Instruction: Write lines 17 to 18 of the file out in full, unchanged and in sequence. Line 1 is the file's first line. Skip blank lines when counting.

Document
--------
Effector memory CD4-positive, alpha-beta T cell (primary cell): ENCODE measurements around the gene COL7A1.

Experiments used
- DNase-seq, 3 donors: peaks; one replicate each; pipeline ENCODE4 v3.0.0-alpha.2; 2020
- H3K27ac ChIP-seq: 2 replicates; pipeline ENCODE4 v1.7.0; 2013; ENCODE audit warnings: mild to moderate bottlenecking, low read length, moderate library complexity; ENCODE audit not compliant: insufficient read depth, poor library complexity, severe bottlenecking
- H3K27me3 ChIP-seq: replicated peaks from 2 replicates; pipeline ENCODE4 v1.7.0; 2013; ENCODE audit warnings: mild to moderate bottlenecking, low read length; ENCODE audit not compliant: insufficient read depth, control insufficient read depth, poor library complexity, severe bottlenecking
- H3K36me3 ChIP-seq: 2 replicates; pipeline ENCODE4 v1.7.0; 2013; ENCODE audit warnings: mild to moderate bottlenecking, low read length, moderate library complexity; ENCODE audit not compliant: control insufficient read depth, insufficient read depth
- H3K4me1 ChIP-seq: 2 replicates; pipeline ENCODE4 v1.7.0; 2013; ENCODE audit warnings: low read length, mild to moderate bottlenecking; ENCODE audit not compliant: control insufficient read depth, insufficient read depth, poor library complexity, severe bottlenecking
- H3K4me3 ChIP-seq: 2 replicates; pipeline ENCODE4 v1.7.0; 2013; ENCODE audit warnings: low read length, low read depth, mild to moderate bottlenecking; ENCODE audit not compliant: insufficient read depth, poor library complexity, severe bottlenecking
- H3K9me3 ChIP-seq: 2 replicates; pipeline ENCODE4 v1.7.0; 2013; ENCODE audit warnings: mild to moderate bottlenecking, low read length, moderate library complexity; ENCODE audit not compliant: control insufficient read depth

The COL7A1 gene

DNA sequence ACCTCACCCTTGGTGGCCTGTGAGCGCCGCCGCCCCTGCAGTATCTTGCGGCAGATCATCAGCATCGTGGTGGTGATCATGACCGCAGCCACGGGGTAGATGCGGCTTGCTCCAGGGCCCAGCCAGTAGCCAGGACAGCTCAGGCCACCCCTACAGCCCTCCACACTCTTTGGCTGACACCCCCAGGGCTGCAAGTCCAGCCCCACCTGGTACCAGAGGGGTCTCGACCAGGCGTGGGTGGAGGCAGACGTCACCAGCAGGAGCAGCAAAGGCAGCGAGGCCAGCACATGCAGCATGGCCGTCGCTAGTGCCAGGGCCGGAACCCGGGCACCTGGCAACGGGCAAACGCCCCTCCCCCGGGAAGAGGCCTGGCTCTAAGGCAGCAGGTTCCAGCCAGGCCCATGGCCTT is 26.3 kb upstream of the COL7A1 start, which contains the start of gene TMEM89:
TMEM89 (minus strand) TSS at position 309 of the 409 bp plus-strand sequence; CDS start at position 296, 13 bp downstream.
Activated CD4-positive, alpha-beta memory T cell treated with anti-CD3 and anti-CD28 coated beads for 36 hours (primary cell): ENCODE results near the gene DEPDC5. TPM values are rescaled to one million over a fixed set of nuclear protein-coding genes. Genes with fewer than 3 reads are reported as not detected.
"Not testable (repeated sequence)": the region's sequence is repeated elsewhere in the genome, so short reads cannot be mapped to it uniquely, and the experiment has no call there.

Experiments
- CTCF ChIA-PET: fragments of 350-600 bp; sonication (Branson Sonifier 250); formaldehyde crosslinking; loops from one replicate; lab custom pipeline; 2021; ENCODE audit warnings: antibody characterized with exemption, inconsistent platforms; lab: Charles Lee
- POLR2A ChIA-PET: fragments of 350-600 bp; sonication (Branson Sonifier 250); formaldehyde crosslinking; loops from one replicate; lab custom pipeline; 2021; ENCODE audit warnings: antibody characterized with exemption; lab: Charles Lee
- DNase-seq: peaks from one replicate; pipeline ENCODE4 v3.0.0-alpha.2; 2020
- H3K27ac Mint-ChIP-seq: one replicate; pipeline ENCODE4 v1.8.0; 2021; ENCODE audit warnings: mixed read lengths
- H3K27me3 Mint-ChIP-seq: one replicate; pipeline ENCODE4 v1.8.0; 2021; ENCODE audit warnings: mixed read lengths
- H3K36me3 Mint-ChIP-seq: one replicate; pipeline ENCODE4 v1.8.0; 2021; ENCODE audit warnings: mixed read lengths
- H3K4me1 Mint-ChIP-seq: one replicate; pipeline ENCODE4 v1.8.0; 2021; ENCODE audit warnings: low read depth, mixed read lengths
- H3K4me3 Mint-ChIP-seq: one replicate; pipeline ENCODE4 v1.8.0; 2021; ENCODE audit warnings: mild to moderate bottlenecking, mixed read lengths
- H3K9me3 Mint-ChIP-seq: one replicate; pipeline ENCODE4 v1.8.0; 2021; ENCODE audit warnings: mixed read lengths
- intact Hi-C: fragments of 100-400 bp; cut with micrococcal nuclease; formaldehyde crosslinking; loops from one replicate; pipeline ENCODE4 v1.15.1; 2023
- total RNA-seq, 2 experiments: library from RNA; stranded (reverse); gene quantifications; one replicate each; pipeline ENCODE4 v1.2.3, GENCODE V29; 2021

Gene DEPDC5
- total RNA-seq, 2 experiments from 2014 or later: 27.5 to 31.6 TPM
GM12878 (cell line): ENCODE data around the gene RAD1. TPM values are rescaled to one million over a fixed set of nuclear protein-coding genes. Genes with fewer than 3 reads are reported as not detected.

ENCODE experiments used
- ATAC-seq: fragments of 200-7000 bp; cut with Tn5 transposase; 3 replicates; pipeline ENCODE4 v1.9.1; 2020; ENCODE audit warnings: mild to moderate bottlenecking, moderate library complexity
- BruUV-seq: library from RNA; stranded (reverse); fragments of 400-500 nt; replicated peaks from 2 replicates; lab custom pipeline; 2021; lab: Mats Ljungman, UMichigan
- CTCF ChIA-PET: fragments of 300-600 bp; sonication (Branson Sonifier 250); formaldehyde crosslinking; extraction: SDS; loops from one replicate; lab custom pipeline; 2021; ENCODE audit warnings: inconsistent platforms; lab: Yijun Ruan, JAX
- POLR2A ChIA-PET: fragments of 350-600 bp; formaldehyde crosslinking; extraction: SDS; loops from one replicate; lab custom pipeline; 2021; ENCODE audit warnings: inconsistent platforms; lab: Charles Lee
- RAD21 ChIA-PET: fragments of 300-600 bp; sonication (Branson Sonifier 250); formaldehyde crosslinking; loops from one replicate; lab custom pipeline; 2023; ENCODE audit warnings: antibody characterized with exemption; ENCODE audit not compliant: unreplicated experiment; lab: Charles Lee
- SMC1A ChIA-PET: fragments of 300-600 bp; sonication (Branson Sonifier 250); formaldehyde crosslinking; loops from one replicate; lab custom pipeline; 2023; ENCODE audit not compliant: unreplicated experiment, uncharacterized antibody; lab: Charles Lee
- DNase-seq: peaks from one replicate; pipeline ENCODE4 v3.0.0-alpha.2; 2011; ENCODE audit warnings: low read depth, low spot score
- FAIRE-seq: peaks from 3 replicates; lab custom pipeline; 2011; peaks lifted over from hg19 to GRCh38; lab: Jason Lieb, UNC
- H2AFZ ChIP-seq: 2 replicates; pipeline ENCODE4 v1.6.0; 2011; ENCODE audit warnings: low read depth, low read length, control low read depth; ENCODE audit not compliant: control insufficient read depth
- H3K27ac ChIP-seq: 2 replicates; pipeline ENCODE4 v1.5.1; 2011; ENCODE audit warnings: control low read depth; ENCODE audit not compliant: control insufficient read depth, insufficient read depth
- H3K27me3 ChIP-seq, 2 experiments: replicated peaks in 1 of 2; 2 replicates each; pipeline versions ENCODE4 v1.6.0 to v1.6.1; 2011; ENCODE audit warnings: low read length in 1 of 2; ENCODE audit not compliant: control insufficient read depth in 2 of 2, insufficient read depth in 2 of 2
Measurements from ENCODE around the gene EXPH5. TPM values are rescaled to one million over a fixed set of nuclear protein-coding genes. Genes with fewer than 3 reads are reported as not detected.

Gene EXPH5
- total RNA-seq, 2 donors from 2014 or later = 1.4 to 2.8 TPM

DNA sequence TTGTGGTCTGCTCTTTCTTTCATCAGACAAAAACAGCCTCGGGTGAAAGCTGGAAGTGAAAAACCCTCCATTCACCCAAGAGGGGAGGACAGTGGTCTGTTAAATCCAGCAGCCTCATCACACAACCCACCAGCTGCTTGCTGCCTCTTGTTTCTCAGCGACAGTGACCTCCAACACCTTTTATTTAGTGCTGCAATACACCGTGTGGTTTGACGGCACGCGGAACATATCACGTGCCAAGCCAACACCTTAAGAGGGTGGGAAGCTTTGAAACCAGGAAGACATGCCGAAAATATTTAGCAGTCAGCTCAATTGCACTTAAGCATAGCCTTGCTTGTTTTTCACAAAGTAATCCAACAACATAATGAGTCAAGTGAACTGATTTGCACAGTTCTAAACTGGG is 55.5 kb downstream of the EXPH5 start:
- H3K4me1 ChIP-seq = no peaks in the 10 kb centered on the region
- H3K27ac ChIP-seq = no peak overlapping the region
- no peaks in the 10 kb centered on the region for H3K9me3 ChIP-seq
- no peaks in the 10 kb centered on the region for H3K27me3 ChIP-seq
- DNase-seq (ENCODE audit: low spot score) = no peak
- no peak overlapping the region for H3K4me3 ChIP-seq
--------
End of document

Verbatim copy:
- POLR2A ChIA-PET: fragments of 350-600 bp; sonication (Branson Sonifier 250); formaldehyde crosslinking; loops from one replicate; lab custom pipeline; 2021; ENCODE audit warnings: antibody characterized with exemption; lab: Charles Lee
- DNase-seq: peaks from one replicate; pipeline ENCODE4 v3.0.0-alpha.2; 2020